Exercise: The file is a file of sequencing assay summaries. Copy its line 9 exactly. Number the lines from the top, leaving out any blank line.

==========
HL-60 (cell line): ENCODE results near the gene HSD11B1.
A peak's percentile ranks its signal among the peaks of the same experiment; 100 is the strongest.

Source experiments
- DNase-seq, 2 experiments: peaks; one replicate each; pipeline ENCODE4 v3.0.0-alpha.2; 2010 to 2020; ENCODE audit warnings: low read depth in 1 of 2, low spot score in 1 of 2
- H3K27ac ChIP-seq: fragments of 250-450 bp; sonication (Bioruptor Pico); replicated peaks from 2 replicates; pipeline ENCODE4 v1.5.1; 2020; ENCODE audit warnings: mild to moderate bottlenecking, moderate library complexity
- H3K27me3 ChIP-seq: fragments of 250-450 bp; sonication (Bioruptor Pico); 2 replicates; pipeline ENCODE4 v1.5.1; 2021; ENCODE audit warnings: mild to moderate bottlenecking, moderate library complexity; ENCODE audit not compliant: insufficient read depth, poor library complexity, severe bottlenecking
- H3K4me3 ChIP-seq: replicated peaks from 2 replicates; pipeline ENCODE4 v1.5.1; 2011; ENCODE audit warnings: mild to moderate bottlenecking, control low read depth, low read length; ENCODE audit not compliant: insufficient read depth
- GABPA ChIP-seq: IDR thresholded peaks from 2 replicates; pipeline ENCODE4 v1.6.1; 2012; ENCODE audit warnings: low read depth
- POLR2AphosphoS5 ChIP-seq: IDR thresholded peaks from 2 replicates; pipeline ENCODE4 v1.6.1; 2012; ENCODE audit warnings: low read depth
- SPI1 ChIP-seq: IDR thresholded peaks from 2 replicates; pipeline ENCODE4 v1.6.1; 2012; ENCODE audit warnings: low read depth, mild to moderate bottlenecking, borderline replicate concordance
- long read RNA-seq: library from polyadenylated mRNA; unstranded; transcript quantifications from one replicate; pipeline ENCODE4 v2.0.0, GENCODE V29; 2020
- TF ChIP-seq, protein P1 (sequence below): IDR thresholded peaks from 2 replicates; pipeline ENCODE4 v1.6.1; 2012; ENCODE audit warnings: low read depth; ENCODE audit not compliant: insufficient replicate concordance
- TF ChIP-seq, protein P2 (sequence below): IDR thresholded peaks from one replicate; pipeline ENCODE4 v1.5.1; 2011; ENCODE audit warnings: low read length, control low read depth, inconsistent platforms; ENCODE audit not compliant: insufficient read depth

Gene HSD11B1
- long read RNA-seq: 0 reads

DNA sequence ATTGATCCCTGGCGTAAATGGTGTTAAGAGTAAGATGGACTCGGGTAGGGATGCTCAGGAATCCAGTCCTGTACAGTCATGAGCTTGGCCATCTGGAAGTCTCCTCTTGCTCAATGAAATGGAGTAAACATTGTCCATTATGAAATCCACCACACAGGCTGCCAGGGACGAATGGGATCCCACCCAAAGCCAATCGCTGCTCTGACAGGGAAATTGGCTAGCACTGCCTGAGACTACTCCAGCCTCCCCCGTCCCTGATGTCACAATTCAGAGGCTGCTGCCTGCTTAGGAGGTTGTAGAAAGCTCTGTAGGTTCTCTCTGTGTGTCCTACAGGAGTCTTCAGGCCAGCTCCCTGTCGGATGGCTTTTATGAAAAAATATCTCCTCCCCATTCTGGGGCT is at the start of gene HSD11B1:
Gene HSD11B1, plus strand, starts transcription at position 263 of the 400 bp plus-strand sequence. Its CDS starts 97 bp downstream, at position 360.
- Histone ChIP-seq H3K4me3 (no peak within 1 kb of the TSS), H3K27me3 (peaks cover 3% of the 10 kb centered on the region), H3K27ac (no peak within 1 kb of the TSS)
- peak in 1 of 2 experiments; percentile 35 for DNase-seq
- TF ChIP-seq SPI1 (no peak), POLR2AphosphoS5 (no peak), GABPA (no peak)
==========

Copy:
- POLR2AphosphoS5 ChIP-seq: IDR thresholded peaks from 2 replicates; pipeline ENCODE4 v1.6.1; 2012; ENCODE audit warnings: low read depth